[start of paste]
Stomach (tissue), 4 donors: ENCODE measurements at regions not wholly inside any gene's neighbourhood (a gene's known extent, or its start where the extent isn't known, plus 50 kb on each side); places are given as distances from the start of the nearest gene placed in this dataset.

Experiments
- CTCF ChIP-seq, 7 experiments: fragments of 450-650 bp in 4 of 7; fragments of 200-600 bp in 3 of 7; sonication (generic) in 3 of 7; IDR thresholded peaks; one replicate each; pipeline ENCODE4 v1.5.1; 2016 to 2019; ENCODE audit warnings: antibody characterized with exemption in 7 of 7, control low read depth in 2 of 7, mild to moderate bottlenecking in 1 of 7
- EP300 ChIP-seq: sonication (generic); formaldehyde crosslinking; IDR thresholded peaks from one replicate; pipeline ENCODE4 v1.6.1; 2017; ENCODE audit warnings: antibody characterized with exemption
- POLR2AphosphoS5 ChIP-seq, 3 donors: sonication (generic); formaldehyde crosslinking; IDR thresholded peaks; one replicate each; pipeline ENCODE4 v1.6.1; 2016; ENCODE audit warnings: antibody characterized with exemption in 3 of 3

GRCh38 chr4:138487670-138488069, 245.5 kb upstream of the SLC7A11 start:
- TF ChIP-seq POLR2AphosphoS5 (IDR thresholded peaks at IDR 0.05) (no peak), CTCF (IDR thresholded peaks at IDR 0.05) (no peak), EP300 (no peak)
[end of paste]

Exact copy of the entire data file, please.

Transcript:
Stomach (tissue), 4 donors: ENCODE measurements at regions not wholly inside any gene's neighbourhood (a gene's known extent, or its start where the extent isn't known, plus 50 kb on each side); places are given as distances from the start of the nearest gene placed in this dataset.

Experiments
- CTCF ChIP-seq, 7 experiments: fragments of 450-650 bp in 4 of 7; fragments of 200-600 bp in 3 of 7; sonication (generic) in 3 of 7; IDR thresholded peaks; one replicate each; pipeline ENCODE4 v1.5.1; 2016 to 2019; ENCODE audit warnings: antibody characterized with exemption in 7 of 7, control low read depth in 2 of 7, mild to moderate bottlenecking in 1 of 7
- EP300 ChIP-seq: sonication (generic); formaldehyde crosslinking; IDR thresholded peaks from one replicate; pipeline ENCODE4 v1.6.1; 2017; ENCODE audit warnings: antibody characterized with exemption
- POLR2AphosphoS5 ChIP-seq, 3 donors: sonication (generic); formaldehyde crosslinking; IDR thresholded peaks; one replicate each; pipeline ENCODE4 v1.6.1; 2016; ENCODE audit warnings: antibody characterized with exemption in 3 of 3

GRCh38 chr4:138487670-138488069, 245.5 kb upstream of the SLC7A11 start:
- TF ChIP-seq POLR2AphosphoS5 (IDR thresholded peaks at IDR 0.05) (no peak), CTCF (IDR thresholded peaks at IDR 0.05) (no peak), EP300 (no peak)